Travis McMillen

Video Producer

TRAVIS McMILLEN is the video producer for the Futures Lab, located on the lower level of the Reynolds Journalism Institute. As video producer, McMillen directs and produces regular and occasional programming from RJI’s own production studio, including KBIA-FM’s Views of the News, Global Journalist and Radio Friends with Paul Pepper. He is a Columbia native who started working at KOMU-TV, the University of Missouri’s NBC affiliate, at the age of 16. At 18 McMillen became the audio operator for Pepper and Friends, a community variety and talk show that aired on KOMU for 27 years. It was a position he held for almost 10 years. Aside from audio, McMillen’s duties on the show included field segment videographer and editor and, from 2001-2007, primary fill-in director. McMillen also directed KOMU’s daily two-hour morning newscast from 2001-2008. He is married to Jennifer, whom he met at KOMU. She currently produces the CW News at Nine for the station. They have three boys.

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Who owns the Las Vegas Review-Journal? Someone paid $140 million in cash for Nevada’s largest newspaper, but no one knows who that someone is. The rather unusual situation has staffers demanding answers. Also, Disney’s promotion machine is on full blast for Friday’s release of ‘Star Wars: A Force Awakens.’ Will the film live up to the hype? And, Serial returns for its second season. Why don’t fans seem as interested in Bowe Bergdahl as they were Adnan Syed? From the Missouri School of Journalism professors Amy Simons, Earnest Perry and Mike McKean: Views of the News.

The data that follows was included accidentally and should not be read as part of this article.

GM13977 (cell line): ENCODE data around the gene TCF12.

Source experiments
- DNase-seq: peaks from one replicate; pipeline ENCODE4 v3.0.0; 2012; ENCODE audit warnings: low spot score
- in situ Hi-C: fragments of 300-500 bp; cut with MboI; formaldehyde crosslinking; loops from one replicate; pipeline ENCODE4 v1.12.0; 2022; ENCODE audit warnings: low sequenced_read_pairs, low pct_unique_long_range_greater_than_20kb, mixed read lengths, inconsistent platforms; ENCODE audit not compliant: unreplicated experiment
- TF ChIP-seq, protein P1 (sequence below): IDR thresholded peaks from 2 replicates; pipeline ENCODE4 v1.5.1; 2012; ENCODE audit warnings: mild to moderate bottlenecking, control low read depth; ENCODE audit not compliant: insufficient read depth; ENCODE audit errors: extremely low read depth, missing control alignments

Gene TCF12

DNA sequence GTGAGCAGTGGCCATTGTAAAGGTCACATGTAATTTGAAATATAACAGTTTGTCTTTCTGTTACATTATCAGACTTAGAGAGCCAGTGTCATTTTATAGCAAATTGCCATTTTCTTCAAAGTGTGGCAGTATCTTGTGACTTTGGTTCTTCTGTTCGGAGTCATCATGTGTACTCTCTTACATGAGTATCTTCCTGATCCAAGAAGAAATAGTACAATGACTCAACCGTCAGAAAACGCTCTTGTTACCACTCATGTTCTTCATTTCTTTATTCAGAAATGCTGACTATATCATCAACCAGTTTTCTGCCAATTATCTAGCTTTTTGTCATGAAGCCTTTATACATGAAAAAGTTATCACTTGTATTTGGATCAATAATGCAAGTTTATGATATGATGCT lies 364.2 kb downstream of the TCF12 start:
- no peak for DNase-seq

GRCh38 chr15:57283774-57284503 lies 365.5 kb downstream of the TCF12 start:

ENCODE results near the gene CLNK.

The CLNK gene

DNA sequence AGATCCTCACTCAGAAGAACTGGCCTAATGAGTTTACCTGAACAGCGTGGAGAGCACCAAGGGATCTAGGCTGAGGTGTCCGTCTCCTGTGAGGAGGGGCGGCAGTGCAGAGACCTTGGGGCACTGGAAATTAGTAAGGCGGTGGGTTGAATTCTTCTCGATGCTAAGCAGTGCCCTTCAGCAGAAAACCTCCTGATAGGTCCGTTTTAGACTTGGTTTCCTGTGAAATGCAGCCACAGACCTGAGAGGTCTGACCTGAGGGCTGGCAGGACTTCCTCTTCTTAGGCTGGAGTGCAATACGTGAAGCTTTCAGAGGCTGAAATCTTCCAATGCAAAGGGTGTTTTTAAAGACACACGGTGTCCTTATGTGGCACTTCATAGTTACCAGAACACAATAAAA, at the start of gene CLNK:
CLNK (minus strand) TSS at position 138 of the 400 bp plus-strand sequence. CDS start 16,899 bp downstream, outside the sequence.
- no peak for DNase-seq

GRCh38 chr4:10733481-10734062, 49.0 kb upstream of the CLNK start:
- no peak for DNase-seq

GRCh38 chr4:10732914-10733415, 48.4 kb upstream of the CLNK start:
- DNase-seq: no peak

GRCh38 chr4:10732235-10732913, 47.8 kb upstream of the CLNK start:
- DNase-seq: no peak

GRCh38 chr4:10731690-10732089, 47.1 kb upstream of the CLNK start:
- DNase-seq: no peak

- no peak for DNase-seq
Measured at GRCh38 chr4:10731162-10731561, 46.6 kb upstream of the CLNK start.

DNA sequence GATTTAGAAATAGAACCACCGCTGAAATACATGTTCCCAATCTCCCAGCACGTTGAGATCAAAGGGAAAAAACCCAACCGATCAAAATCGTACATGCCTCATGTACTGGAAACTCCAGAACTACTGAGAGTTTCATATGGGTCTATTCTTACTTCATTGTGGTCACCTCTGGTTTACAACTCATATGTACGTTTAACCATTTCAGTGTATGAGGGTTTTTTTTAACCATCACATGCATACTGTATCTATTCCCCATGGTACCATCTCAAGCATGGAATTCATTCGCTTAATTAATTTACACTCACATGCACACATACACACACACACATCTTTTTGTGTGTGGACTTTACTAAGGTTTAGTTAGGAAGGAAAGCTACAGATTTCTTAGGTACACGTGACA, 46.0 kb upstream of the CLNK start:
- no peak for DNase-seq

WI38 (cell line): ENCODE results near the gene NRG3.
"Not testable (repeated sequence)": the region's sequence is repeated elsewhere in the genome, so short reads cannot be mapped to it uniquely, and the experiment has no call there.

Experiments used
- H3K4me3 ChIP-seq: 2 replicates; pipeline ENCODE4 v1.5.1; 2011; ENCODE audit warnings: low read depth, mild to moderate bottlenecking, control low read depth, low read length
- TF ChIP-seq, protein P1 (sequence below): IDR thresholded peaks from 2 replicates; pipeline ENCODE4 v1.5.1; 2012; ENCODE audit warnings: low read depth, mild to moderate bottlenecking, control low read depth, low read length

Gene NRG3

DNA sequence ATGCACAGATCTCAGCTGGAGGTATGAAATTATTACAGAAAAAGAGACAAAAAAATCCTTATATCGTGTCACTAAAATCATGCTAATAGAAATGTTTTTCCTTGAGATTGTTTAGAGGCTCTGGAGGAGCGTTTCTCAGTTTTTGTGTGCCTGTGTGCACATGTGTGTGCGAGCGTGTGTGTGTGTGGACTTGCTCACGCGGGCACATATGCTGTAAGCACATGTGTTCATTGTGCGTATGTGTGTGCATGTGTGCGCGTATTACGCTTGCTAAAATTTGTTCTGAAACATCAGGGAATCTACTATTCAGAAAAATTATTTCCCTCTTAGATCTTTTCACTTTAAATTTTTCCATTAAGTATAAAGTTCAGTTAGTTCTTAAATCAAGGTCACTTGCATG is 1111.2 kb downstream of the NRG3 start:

Friday, cable news audiences watched aghast as reporters from MSBNC, CNN and Fox News Channel toured the San Bernardino shooters’ home, broadcasting live as they pilfered through belongings. What’s the value in broadcasting that moment? Is there any? Also, Huffington Post’s about-face on Trump campaign coverage, Sinclair Broadcast Group announces plans to revive the once-popular web app Circa. From the Missouri School of Journalism professors Amy Simons, Earnest Perry and Mike McKean: Views of the News.